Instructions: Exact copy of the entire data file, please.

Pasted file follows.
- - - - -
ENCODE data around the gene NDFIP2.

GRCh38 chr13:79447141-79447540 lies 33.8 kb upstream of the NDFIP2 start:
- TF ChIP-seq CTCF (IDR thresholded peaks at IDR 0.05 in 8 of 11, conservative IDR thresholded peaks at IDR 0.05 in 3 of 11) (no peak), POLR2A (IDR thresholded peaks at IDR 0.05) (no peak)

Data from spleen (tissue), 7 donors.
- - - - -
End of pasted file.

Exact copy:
ENCODE data around the gene NDFIP2.

GRCh38 chr13:79447141-79447540 lies 33.8 kb upstream of the NDFIP2 start:
- TF ChIP-seq CTCF (IDR thresholded peaks at IDR 0.05 in 8 of 11, conservative IDR thresholded peaks at IDR 0.05 in 3 of 11) (no peak), POLR2A (IDR thresholded peaks at IDR 0.05) (no peak)

Data from spleen (tissue), 7 donors.